Of the myriad types of shelving available to install, standard and bracket is the most space-saving design. Instead of taking up space on the floor like a book case, this shelving option features long metal rails, called standards, which are secured to the wall. Metal brackets are slid into slots within the standards and locked into place. The brackets act like arms on which you will put your shelf and no floor space is taken up.
Standard and bracket shelves are also highly desirable because of the customization allowed. Brackets can be slid into any space along the rail, allowing for as many or few shelves as you’ll need. Many shelves can be added to hold books, picture frames or other decorative items, or fewer shelves can be placed upon the brackets to make room for taller items like storage bins or decorate vases.
Standard and bracket shelving can be found in many colors, though white and black are the most common. Though a good option for most any storage need, these shelves are not the most decorative. Keep this in mind when deciding on storage options for more public areas of your home.
Determine where you want your shelves to hang on the wall. Now, take your stud finder and slide it along the wall until you reach a stud. Mark this spot, as you'll want to install at least one standard into a stud for support. Next, consider both how high you’d like your top-most shelf and how low you’d like your bottom-most shelf. Note that when finished, the shelf will stick out on each side of the standard, so don’t affix the standard to the wall too near a corner, another wall, window or piece of furniture.
Take the first standard (sometimes called a rail) and hold it on the wall where you’d like it to hang. With a pencil, mark the drill holes in the rail onto the wall. If the hole in the rail is not large enough to put the pencil through to mark a hole, use an awl or screwdriver to hammer a small indentation into the wall. Set the rail aside and hammer an anchor into each spot, if you can. If your walls are plaster, or if you cannot hammer the anchor in, drill a pilot hole and then hammer your anchors into the spots you just marked.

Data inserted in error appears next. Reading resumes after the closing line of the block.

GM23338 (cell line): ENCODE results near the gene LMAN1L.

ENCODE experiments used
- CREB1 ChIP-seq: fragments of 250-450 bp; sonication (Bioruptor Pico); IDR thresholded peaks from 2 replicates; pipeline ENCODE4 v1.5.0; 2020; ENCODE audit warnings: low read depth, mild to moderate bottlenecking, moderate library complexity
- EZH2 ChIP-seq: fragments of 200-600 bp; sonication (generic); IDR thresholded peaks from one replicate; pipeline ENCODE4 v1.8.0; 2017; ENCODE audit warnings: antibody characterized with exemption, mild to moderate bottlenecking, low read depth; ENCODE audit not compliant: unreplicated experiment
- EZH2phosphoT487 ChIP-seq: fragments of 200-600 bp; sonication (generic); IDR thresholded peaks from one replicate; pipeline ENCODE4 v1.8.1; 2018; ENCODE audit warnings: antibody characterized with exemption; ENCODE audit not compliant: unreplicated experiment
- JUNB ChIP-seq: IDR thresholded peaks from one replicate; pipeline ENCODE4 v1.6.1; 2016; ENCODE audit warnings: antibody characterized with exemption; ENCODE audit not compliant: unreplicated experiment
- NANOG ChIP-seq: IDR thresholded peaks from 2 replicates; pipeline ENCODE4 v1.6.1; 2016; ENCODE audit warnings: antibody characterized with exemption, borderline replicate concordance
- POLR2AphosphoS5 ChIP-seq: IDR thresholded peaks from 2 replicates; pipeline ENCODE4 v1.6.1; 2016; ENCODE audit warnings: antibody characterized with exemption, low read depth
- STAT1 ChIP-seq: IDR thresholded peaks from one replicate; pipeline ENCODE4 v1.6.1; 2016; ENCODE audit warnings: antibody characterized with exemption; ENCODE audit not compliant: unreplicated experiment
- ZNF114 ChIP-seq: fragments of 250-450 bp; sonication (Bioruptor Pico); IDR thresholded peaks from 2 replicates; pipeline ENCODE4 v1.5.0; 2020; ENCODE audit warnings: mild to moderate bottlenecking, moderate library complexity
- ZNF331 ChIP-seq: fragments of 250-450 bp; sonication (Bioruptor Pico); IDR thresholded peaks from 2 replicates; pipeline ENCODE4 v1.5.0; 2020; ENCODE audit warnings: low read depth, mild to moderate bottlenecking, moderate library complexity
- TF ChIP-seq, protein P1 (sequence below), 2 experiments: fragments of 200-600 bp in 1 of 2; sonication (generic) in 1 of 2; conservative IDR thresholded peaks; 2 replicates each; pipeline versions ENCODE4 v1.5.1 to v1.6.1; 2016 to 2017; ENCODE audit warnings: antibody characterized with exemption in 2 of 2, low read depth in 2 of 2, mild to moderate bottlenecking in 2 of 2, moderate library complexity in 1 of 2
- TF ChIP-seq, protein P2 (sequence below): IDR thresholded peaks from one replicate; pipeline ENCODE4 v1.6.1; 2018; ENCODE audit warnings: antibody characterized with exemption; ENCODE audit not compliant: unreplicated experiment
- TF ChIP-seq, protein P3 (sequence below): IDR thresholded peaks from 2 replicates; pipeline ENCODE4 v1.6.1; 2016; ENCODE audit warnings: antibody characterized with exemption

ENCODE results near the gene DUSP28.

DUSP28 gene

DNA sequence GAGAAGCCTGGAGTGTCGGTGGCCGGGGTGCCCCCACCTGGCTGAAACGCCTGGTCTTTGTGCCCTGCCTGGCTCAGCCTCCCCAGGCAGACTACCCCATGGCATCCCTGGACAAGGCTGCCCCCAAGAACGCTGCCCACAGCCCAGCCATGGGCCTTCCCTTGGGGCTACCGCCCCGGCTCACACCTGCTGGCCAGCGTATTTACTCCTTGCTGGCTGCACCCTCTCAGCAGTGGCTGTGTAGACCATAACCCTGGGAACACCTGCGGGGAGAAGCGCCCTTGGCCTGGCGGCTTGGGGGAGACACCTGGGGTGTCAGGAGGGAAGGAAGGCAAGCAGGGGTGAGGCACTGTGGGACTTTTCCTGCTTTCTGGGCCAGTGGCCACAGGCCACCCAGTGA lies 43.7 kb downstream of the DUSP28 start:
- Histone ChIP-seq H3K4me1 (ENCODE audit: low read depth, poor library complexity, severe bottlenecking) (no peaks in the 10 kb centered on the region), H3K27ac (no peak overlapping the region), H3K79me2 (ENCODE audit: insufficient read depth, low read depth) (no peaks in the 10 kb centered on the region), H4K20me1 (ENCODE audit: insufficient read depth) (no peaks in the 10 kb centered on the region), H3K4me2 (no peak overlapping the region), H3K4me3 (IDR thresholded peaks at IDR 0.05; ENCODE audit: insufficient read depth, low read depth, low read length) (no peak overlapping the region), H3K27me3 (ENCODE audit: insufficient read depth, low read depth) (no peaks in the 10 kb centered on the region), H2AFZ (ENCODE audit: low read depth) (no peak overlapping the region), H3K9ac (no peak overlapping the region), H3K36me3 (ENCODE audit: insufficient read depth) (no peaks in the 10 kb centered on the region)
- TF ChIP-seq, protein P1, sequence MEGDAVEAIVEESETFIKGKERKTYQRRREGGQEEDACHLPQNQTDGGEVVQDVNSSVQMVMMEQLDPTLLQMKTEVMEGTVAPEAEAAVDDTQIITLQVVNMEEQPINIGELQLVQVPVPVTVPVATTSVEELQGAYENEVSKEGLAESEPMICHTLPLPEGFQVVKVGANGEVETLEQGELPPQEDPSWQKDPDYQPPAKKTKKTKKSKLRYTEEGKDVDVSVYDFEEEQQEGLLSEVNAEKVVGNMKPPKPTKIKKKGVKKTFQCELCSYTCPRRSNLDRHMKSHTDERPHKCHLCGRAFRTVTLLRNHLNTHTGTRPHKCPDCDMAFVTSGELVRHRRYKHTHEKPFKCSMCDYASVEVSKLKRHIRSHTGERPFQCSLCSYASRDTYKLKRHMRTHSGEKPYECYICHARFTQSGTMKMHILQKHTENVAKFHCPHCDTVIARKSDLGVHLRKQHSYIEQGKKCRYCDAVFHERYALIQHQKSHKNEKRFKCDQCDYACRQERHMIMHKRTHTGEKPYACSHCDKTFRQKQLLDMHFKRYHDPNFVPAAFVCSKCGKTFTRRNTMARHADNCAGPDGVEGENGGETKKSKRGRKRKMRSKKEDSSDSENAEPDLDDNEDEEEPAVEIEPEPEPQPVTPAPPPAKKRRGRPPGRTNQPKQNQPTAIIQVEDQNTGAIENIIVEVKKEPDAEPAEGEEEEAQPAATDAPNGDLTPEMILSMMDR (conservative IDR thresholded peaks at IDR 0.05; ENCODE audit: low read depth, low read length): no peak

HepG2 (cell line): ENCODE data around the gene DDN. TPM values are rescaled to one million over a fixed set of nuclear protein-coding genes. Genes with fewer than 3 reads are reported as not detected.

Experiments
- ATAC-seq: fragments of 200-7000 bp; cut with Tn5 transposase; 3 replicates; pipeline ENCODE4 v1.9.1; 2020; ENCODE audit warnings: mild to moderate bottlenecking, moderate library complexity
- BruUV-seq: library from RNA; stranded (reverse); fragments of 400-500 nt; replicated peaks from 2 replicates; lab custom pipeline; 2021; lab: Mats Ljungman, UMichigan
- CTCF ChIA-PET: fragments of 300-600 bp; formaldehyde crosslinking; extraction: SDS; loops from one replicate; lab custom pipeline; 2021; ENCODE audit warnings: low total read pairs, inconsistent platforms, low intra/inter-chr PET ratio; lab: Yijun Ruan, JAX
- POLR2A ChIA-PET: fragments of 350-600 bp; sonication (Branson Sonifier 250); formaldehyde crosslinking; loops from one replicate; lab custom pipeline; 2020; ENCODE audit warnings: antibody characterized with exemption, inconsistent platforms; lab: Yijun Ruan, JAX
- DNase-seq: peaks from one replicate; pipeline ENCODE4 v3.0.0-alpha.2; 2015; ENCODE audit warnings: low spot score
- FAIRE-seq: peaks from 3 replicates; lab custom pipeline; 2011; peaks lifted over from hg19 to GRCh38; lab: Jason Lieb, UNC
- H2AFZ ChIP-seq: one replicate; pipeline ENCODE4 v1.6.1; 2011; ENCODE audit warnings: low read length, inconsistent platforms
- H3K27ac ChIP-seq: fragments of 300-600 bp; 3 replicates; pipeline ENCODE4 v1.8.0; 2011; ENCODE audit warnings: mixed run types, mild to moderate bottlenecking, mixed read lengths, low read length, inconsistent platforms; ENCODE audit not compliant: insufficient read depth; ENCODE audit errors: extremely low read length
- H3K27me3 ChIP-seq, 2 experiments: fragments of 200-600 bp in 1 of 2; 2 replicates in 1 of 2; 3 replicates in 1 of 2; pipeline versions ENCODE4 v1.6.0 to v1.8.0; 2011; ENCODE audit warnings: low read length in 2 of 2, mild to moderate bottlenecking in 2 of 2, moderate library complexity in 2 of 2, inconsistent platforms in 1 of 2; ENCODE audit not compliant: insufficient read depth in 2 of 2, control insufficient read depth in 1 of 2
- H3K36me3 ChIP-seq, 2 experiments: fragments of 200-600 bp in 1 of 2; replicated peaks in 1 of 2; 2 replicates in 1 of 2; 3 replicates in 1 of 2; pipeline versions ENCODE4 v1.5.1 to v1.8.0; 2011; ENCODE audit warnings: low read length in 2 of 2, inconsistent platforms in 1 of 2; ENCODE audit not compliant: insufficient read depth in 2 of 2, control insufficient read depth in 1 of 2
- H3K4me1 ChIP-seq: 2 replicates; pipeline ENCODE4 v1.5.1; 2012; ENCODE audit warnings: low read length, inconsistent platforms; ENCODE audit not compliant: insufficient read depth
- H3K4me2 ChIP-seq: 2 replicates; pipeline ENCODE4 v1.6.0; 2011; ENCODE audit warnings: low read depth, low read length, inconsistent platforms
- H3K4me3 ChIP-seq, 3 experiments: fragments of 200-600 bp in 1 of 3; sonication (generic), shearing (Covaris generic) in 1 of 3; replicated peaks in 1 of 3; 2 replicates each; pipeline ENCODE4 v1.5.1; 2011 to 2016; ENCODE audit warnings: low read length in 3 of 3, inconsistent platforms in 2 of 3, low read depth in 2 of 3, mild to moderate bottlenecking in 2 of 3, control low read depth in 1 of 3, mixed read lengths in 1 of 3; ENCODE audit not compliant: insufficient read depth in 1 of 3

Place the standard back against the wall and realign it with the marks you made. Align the holes in the rail with the anchors you just placed in the wall. Drill one screw through a hole in the middle part of the rail into its corresponding anchor in the wall. Use your level to ensure the rail sits completely straight on the wall both horizontally and vertically. Complete these steps for each anchor you drilled into the wall, checking for level after each one. Now you’ve securely mounted your first rail to the wall.
Measure how far apart you want your second rail to be from your first and install it exactly as you did the first rail. Note that the rails will ultimately be secured to the wall exactly parallel to one another. If you have very wide shelving (shelves more than four feet wide), consider installing three rails along your wall for added support. Typically, standard and bracket shelving rails are installed anywhere from 24 inches to 36 inches apart, but consult your shelving component directions for any variations or specific instructions on placement.
Slide your brackets into the rail where you’d like your shelves to sit, ensuring they lock securely into place. Make sure each bracket is placed in the same spot in both the left and right rail.
Set your shelves atop each pair of brackets and check for stability and aesthetic appeal. The beauty of standard and bracket shelving is that they are completely customizable, allowing for a lot or very little space between shelves. Changing your mind is easy, too, because you only have to remove the shelf and reposition the brackets.